NOAA Selects Newport, Ore., as New Home of Marine Operations Center-Pacific


#1

August 4, 2009
NOAA has selected the Port of Newport, Ore., to be the new home of the agency’s Marine Operations Center-Pacific beginning in 2011 pending the signing of a 20-year lease.

NOAA selected the site following a rigorous process involving an extensive review of proposals submitted by sites in Washington and Oregon, both of which are centrally located for all NOAA ship operations on the West Coast. The current lease expires on June 30, 2011.

“NOAA is committed to providing the highest level of science, service and value to the nation,” said Rear Adm. Jonathan W. Bailey, director of the NOAA Office of Marine and Aviation Operations and the NOAA Corps. “We look forward to reuniting NOAA’s West Coast research ships and support personnel at one facility and being an active part of the community.”

Considerations in selecting the site included NOAA’s infrastructure needs, proximity to maritime industry resources and NOAA labs, quality of life for civilian employees, officers and crew, the ability to meet the desired occupancy date of July 2011 in addition to lease cost.

NOAA’s requirements for the new site include office and warehouse space, berthing for the four NOAA ships homeported at the NOAA Marine Operations Center-Pacific and up to two visiting ships, and LEED-certified, environmentally sustainable main buildings. The Leadership in Energy and Environmental Design (LEED) green building rating system, developed by the U.S. Green Building Council, provides a suite of standards for environmentally sustainable construction.

The NOAA Marine Operations Center-Pacific is comprised of approximately 175 employees, including more than 110 officers and crew assigned to the NOAA ships[I] McArthur II[/I], [I]Miller Freeman[/I], [I]Rainier[/I] and [I]Bell M. Shimada[/I], a new fisheries survey vessels expected to join the NOAA fleet in 2010.

The NOAA fleet of vessels and aircraft is operated, managed and maintained by the NOAA Office of Marine and Aviation Operations, which includes civilians and officers of the NOAA Corps. The NOAA Corps is one of the nation’s seven uniformed services. Its commissioned officers have degrees in engineering, science or mathematics and provide NOAA with an important blend of technical, operational and leadership skills at sea, in the air and in program offices throughout the nation.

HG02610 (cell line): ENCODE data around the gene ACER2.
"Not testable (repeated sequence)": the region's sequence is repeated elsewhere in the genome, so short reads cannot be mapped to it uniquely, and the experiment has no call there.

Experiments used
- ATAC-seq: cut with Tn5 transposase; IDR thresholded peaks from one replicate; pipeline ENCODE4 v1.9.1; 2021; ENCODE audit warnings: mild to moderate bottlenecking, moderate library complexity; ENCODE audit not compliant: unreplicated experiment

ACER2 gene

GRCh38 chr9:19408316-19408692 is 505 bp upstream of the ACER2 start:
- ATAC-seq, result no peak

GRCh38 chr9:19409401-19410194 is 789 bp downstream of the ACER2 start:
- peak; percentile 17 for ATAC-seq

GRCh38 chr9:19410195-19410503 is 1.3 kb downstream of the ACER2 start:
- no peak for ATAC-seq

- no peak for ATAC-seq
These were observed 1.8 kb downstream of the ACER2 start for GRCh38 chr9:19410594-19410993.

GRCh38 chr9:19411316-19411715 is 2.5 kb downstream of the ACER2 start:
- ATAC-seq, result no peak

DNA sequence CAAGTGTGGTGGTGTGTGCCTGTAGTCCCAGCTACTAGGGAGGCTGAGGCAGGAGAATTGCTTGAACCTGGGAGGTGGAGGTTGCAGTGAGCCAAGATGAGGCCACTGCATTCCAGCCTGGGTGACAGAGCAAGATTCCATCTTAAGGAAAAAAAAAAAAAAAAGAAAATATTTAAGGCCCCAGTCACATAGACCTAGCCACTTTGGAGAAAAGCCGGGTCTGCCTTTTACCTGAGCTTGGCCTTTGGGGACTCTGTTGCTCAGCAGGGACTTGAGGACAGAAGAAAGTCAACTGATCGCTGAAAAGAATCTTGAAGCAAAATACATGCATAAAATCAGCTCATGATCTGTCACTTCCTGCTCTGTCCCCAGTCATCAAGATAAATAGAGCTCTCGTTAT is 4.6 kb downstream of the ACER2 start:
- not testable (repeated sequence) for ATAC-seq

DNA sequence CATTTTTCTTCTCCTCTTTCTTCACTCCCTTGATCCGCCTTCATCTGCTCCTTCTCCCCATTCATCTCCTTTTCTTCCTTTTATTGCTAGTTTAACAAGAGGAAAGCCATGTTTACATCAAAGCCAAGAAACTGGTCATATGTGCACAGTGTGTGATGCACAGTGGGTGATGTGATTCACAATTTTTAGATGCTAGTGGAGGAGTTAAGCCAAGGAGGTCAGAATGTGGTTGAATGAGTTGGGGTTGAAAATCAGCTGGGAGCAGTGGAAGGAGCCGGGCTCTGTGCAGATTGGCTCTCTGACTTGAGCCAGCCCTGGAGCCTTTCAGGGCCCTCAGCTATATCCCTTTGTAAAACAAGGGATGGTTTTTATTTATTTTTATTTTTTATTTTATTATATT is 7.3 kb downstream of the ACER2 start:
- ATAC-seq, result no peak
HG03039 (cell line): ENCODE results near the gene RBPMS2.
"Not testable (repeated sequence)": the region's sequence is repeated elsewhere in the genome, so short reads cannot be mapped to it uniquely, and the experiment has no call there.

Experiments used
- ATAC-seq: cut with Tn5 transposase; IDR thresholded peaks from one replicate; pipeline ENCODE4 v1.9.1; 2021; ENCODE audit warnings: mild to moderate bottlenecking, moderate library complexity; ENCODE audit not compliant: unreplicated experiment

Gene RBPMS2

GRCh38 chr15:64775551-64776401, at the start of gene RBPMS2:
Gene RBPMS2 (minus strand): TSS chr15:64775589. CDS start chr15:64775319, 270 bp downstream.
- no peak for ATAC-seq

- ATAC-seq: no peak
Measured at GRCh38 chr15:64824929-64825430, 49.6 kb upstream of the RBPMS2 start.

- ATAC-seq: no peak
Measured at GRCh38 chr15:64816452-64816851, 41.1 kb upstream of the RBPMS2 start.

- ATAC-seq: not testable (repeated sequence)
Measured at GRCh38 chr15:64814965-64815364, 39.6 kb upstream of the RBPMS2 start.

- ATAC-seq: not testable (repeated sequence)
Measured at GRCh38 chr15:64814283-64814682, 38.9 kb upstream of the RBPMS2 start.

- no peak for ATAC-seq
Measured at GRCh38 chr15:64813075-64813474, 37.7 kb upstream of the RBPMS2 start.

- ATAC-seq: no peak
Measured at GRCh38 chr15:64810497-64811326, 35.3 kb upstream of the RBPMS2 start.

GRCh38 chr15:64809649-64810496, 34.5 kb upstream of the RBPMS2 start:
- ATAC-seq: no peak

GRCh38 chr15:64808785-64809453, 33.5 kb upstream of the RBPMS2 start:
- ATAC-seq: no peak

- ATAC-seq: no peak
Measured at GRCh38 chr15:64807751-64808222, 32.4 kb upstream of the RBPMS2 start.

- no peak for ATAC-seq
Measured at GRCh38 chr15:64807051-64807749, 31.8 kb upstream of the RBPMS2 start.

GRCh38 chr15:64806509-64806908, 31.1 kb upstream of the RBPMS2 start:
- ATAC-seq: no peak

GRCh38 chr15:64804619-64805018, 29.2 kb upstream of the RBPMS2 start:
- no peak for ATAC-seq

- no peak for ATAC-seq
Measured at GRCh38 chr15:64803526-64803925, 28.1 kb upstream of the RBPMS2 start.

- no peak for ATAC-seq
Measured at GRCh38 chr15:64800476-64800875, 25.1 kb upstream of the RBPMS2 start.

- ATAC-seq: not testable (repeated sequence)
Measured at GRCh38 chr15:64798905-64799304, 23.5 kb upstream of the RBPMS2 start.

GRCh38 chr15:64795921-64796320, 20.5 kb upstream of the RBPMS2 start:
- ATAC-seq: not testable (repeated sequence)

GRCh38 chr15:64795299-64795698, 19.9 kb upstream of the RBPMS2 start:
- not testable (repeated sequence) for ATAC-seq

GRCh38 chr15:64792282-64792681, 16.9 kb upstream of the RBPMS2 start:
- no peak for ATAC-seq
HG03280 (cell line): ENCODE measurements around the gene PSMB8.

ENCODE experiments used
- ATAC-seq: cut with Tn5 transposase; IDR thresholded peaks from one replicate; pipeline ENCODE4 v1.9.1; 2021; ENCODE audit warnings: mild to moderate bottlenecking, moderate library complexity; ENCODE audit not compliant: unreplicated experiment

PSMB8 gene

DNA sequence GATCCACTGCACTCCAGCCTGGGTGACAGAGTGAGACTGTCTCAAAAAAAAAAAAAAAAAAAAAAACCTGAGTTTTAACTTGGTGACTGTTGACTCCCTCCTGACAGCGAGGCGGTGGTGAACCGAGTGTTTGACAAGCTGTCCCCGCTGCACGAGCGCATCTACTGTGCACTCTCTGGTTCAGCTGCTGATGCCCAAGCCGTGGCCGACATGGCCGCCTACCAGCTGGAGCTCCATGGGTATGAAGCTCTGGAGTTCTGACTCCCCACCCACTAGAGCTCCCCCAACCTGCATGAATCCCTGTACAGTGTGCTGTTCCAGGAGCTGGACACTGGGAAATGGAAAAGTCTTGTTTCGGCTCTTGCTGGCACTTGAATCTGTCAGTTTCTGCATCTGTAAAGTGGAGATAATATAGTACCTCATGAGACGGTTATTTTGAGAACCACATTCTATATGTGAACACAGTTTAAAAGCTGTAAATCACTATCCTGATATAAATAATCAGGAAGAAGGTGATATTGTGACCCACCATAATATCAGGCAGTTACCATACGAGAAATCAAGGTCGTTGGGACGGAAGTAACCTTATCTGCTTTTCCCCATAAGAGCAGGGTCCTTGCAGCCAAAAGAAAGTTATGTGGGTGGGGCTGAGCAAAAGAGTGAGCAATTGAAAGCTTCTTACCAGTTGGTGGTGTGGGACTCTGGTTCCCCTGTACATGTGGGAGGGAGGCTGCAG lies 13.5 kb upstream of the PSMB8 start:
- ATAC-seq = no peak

NOAA understands and predicts changes in the Earth’s environment, from the depths of the oceans to the surface of the sun, and conserves and manages our coastal and marine resources.

source: NOAA


#2

I’ve been reading the news about this all morning, in all the papers from the cities involved, via Google’s news feed, and trying to get grasp for what it will mean to each area.

So far it seems Newport is ecstatic, Port Angeles and Bellingham are disappointed and about half of Seattle can tell you why they left. What has greatly disappointed (but not surprised) me is the response from Washington’s politicians. They’ve responded with lies, suggestions of tampering and favouritism and tried to place blame on NOAA. They claim they will fight this decision. Personally I hope NOAA stands firm against them.

From what I’ve gathered from Seattle residents, the Lake Union waterfront is being transformed into a playground for the rich. Prices are sky-rocketing, the repairs to the NOAA facility, damaged by fire in 2006, have been hindered by the local government, and the local area is in disrepair. As someone who has a fair chance of being sent there, I know that, based on the little I’ve learned, I prefer Newport.

I’m just appalled at the politicians putting themselves before the agency.


#3

Here are my concerns with Newport:

  1. Lack of larger infrastructure for supplies, engineering contractors, stores, etc.
  2. Newport is at least 3 hours from the nearest airport, which considerably increases the pain-in-the-butt factor for new crewmembers, those going on leave, etc.
  3. Crossing the bar in any time other than middle of summer is not fun. From the US Coast Pilot:
    “In winter the heavy W swell makes the bar very rough. A smooth bar and a favorable tide are necessary for large vessels leaving Yaquina Bay.”
  4. The disadvantages of the ship being in salt water all the time, especially a berth that is subject to tidal influences.

In Newport’s favor:

  1. Hatfield Marine Science Center for Oregon State University is home to some of the best marine scientists in the world. (Disclaimer: my alma mater so I might be a wee bit biased.)
  2. The Oregon Coast Aquarium is everything the Seattle Aquarium wishes it could be.
  3. Rogue Ales (need I say more?)